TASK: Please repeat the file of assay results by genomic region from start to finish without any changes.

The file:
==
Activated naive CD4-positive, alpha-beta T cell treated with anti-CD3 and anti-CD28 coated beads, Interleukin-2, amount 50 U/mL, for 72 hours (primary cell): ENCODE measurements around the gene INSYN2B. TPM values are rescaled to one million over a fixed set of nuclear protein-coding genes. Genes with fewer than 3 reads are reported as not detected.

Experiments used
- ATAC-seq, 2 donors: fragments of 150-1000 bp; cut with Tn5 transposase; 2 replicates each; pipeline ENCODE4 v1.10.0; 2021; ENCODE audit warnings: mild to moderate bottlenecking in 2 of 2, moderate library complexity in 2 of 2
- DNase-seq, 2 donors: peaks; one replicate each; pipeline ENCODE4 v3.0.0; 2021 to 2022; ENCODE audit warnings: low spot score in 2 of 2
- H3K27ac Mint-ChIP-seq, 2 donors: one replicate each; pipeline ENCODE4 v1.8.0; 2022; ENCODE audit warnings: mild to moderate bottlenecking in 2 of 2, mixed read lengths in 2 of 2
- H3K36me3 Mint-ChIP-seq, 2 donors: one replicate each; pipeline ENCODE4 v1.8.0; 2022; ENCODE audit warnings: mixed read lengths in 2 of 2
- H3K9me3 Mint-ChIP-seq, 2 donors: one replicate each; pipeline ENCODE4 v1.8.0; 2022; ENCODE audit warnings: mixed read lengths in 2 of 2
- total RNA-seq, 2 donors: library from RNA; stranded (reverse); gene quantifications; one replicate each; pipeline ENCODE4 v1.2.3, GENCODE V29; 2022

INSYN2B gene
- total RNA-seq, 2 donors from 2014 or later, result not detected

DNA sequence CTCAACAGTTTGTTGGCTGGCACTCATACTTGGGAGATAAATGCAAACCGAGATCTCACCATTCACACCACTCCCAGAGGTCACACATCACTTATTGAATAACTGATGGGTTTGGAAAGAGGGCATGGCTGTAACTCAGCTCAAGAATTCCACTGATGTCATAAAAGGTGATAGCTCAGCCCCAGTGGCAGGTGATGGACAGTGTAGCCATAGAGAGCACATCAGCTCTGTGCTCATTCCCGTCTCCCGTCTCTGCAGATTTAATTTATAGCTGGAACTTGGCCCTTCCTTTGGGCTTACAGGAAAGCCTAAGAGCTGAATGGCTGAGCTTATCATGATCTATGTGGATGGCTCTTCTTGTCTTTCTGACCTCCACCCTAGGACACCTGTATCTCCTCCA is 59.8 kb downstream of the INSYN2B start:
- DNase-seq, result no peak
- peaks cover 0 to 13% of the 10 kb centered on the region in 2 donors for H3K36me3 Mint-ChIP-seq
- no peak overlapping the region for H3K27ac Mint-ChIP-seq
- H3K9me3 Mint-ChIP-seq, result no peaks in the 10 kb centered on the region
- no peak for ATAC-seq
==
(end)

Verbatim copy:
Activated naive CD4-positive, alpha-beta T cell treated with anti-CD3 and anti-CD28 coated beads, Interleukin-2, amount 50 U/mL, for 72 hours (primary cell): ENCODE measurements around the gene INSYN2B. TPM values are rescaled to one million over a fixed set of nuclear protein-coding genes. Genes with fewer than 3 reads are reported as not detected.

Experiments used
- ATAC-seq, 2 donors: fragments of 150-1000 bp; cut with Tn5 transposase; 2 replicates each; pipeline ENCODE4 v1.10.0; 2021; ENCODE audit warnings: mild to moderate bottlenecking in 2 of 2, moderate library complexity in 2 of 2
- DNase-seq, 2 donors: peaks; one replicate each; pipeline ENCODE4 v3.0.0; 2021 to 2022; ENCODE audit warnings: low spot score in 2 of 2
- H3K27ac Mint-ChIP-seq, 2 donors: one replicate each; pipeline ENCODE4 v1.8.0; 2022; ENCODE audit warnings: mild to moderate bottlenecking in 2 of 2, mixed read lengths in 2 of 2
- H3K36me3 Mint-ChIP-seq, 2 donors: one replicate each; pipeline ENCODE4 v1.8.0; 2022; ENCODE audit warnings: mixed read lengths in 2 of 2
- H3K9me3 Mint-ChIP-seq, 2 donors: one replicate each; pipeline ENCODE4 v1.8.0; 2022; ENCODE audit warnings: mixed read lengths in 2 of 2
- total RNA-seq, 2 donors: library from RNA; stranded (reverse); gene quantifications; one replicate each; pipeline ENCODE4 v1.2.3, GENCODE V29; 2022

INSYN2B gene
- total RNA-seq, 2 donors from 2014 or later, result not detected

DNA sequence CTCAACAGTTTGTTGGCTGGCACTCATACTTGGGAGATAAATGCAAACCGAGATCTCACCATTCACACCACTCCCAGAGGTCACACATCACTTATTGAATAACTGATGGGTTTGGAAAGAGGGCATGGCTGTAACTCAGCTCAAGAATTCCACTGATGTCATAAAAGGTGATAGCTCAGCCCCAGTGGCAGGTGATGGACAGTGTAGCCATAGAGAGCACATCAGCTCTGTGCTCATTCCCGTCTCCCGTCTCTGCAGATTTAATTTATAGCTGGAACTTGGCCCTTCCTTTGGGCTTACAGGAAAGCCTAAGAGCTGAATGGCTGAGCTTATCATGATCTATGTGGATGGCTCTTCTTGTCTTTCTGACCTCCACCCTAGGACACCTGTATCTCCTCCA is 59.8 kb downstream of the INSYN2B start:
- DNase-seq, result no peak
- peaks cover 0 to 13% of the 10 kb centered on the region in 2 donors for H3K36me3 Mint-ChIP-seq
- no peak overlapping the region for H3K27ac Mint-ChIP-seq
- H3K9me3 Mint-ChIP-seq, result no peaks in the 10 kb centered on the region
- no peak for ATAC-seq